Risks of HELLP Syndrome

    The following are possible complications in mothers and babies if HELLP is left undiagnosed and untreated (from the American Pregnancy Association):

    • Placental Abruption
    • Pulmonary edema ( fluid buildup in the lungs)
    • Diseminated intravascular coagulation (DIC blood clotting problems that result in hemorrhage)
    • Adult respiratory distress syndrome (lung failure)
    • Ruptured liver hematoma
    • Acute renal failure
    • Intrauterine growth restriction (IUGR)
    • Infant respiratory distress syndrome (lung failure)
    • Blood transfusion
    Cause of HELLP Syndrome

    Currently, there is no defined cause of HELLP. It is more common in women who have preeclampsia or pregnancy induced hypertension, but it also occurs when neither of these complications are present.

    Prevention of HELLP Syndrome

    Because the cause of HELLP is unknown there is also no known prevention. Early diagnosis and management is critical.

    Real Voices of Mothers who Experienced HELLP

    In her fifth pregnancy, Karen was diagnosed with HELLP and sent for an emergency cesarean after a string of complications. She had a prior history of preeclampsia with her second pregnancy.
    I was told I had magnesium toxicity and was beginning to develop HELLP syndrome.  On Monday morning my urine came back with a protein of over 800 and I was scheduled for a c-section later that afternoon.  Here we were again in the same OR having an emergency c-section.  I delivered a six pound boy.  He was admitted to the NICU with a Cpap, which was removed later that day. Josh had a 19- day NICU stay mostly due to lethargy and feeding issues.  They called him a mag baby as they felt his issues were related to the magnesium I was given.  He is now nearly 5 months and doing wonderfully.  I again find myself in a love hate relationship with my Medela, and am exclusively pumping breast milk for him. He has absolutely no issues at this time. I feel that this was my most difficult recovery, and every day I feel a little better, making me realize how sick I really was. I still have issues with blood pressure, visual disturbance, headaches, and bruise fairly easily. I have been told that these are still probably all related to the preeclampsia and can take months to completely resolve. I have been told no more babies for us.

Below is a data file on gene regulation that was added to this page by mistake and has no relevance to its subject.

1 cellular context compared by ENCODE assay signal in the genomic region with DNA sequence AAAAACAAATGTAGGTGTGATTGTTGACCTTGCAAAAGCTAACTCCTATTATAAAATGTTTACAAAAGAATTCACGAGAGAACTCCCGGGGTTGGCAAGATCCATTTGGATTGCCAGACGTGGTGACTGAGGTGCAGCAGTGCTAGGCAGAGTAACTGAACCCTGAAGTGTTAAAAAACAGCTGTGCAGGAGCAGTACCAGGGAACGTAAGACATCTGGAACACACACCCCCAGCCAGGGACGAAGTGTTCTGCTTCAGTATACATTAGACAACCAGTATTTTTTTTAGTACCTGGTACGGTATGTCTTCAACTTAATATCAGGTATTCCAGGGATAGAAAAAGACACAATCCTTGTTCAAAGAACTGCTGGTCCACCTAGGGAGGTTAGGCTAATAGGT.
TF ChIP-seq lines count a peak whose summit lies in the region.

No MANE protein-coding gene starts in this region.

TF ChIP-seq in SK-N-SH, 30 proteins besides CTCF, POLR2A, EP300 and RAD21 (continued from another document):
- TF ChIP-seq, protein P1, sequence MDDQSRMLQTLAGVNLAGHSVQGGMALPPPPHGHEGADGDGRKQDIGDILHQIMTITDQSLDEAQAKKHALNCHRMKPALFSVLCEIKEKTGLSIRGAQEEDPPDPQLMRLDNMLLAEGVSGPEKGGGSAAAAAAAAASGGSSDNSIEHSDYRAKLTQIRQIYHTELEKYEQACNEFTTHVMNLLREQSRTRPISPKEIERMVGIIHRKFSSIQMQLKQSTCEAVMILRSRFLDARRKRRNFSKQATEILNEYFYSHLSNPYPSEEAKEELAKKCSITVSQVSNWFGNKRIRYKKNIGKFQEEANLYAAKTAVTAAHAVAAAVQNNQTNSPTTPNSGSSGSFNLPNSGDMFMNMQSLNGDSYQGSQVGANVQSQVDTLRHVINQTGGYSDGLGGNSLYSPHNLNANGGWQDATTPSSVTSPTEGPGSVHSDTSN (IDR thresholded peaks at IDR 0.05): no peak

It is difficult to share with others who have not experienced difficult births and NICU stays. To those on the outside, all's well that ends well should apply, and it is difficult to express the emotional difficulty of these experiences when I should just be grateful for my beautiful babies. Believe me, no one appreciates and loves these miracles more than I do.